Donald Trump (search) got fired. Now he's asking for $500 million. The real estate mogul and television star is offering to drop his breach of contract lawsuit against the Eastern Pequot (search) tribe and the casino investors who replaced him in exchange for a half a billion dollars.

"The figure was arrived at very carefully by people in the Trump organization who determined what likely income would have been generated had the Trump organization gone forward with the Eastern Pequot casino," Trump's lawyer, Robert I. Reardon, told The Day of New London.

The Eastern Pequots' attorney, however, says the tribe is not interested.

"I think a more appropriate valuation is the one he (Trump) put in his bankruptcy filing, which is zero," Lawyer Robert D. Tobin said.

Trump invested more than $10 million through one of his subsidiary companies in an effort to help a faction of the tribe open a casino.

Assets for the subsidiary are listed as zero in last month's Chapter 11 bankruptcy filing by Trump Hotels & Casino Resorts Inc., which mainly consists of three Atlantic City properties and a riverboat casino in Indiana.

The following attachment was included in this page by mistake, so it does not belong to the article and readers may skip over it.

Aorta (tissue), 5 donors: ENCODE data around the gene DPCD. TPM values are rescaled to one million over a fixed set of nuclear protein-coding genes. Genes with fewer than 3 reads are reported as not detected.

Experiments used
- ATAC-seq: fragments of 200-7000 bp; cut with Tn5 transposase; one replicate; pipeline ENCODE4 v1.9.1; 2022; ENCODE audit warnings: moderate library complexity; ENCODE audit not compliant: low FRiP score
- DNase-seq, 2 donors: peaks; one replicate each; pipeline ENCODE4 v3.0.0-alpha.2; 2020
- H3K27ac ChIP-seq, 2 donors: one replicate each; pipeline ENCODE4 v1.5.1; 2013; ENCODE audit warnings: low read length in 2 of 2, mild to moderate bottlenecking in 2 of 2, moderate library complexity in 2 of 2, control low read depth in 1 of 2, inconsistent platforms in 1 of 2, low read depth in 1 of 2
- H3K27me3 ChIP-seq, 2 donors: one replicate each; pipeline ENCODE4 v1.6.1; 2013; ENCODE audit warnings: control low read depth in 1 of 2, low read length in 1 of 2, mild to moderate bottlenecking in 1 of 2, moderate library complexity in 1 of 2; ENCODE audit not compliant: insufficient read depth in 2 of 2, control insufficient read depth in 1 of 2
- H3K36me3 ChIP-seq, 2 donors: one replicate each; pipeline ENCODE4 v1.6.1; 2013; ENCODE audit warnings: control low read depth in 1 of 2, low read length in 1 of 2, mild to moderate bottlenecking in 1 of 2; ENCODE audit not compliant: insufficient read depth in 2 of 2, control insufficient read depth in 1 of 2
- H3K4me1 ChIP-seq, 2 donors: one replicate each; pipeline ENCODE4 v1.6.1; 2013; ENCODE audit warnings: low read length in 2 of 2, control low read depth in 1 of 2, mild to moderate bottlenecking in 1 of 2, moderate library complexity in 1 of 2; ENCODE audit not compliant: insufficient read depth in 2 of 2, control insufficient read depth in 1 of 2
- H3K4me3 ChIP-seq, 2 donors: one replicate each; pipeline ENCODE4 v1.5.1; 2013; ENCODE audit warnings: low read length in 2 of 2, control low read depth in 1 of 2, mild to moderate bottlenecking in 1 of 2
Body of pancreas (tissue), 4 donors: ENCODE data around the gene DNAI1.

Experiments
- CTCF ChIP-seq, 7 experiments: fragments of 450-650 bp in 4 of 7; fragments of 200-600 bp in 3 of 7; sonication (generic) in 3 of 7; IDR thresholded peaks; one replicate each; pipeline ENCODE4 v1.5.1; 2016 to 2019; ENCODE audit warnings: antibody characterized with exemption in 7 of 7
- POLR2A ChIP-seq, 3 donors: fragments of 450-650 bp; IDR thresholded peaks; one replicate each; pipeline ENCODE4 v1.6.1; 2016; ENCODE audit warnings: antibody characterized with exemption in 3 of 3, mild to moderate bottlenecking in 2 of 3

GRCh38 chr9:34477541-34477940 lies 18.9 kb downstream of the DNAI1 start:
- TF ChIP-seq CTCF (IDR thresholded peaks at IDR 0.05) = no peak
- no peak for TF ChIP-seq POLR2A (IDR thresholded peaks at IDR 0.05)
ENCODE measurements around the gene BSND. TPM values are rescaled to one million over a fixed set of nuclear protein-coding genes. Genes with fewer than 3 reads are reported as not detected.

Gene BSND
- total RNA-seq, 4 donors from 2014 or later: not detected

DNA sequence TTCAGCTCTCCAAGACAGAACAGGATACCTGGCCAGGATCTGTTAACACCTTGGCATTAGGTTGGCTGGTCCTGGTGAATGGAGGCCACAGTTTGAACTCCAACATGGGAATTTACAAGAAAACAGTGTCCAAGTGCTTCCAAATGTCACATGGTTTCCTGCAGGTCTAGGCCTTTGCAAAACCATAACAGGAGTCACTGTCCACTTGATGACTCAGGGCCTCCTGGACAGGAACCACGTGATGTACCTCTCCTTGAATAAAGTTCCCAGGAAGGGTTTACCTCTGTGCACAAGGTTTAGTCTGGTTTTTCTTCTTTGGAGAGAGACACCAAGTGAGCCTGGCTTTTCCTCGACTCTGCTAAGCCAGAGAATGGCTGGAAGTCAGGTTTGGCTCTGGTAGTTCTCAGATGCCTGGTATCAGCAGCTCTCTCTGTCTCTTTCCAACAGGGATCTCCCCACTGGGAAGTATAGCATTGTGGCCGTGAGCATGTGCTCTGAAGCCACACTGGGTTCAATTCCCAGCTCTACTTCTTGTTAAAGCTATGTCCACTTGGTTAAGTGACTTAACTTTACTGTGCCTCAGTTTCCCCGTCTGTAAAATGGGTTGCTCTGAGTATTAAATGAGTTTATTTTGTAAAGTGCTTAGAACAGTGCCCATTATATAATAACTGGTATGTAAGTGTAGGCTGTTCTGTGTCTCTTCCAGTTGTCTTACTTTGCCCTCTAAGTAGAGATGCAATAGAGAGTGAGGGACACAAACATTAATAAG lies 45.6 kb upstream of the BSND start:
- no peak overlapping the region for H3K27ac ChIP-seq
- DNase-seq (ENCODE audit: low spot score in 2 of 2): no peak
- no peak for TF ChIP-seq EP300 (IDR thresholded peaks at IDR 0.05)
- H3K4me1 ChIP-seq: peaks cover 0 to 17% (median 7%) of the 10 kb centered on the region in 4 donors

Trump and Amalgamated Industries of Windsor made a deal with the Paucatuck Eastern Pequots, the smaller of two factions of Eastern Pequots, to finance the tribe's bid for federal recognition and ultimately profit from a casino.

The U.S. Bureau of Indian Affairs (search) recognized both factions as a single tribe in 2002, and last year the unified council, dominated by the larger faction, voted to retain their backer, Eastern Capital Development.

The Eastern Pequots have been unable to proceed with their casino because the state and three towns have appealed their federal recognition.